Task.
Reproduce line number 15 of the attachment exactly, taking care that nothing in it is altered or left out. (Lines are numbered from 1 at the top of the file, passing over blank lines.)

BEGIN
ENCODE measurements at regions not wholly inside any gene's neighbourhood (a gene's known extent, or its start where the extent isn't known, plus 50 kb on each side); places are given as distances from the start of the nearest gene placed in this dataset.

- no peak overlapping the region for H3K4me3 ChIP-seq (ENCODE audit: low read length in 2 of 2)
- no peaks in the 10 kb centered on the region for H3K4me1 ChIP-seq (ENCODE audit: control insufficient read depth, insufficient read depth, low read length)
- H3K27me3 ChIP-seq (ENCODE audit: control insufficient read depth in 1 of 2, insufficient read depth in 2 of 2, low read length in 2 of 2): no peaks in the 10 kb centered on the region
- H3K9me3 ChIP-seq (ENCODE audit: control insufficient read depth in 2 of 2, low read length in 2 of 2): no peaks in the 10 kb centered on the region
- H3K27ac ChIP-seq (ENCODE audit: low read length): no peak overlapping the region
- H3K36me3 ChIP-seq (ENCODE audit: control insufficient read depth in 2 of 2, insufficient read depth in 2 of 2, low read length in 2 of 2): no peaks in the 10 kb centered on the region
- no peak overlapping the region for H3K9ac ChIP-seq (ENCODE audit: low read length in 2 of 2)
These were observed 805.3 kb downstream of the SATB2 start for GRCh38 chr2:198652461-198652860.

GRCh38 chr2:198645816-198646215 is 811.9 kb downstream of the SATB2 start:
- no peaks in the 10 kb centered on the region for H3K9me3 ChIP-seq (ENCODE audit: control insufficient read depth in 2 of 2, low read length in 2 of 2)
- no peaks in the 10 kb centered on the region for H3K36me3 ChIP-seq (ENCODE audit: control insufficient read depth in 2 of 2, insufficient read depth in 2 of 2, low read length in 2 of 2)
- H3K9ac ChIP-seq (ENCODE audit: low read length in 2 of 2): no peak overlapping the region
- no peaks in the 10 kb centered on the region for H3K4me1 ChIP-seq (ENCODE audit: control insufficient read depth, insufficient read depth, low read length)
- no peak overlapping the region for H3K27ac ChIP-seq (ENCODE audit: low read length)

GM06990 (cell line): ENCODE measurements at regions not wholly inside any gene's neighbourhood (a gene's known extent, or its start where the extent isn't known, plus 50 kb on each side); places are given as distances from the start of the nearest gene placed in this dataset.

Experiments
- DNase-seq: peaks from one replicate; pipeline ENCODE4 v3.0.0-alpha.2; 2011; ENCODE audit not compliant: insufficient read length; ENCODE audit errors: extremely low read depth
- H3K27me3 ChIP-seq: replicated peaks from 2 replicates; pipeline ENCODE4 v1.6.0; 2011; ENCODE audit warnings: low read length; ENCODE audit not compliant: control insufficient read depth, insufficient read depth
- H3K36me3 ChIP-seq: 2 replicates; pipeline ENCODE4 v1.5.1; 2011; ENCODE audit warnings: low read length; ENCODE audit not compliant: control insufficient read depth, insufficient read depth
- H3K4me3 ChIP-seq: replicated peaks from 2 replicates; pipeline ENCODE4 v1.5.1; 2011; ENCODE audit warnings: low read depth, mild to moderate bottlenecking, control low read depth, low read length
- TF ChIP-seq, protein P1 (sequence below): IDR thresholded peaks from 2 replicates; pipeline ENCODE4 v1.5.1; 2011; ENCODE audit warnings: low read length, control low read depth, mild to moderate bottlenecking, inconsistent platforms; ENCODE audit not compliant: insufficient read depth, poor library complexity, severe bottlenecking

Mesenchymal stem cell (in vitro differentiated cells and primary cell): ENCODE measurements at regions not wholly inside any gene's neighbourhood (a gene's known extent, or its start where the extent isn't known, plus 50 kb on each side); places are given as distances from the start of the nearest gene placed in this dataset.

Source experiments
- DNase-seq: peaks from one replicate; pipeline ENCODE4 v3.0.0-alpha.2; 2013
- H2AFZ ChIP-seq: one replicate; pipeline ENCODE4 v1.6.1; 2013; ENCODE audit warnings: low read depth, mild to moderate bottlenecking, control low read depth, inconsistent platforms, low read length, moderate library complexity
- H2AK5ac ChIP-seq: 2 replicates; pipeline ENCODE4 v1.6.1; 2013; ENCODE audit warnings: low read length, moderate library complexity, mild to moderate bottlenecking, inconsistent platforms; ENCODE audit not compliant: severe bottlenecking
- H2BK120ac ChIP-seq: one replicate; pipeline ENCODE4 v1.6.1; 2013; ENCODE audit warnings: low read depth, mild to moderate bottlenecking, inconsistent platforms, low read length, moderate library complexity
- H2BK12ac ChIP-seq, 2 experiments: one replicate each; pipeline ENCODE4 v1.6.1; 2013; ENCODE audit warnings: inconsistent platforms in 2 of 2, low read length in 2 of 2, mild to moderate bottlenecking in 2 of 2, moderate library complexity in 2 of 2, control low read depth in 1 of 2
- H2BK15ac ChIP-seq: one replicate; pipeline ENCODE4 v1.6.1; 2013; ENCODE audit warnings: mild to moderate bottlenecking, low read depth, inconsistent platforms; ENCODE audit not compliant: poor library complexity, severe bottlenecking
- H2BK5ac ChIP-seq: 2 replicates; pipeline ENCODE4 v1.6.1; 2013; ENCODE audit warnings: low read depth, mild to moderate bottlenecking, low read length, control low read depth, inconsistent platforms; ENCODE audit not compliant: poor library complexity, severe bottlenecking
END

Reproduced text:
- no peak overlapping the region for H3K27ac ChIP-seq (ENCODE audit: low read length)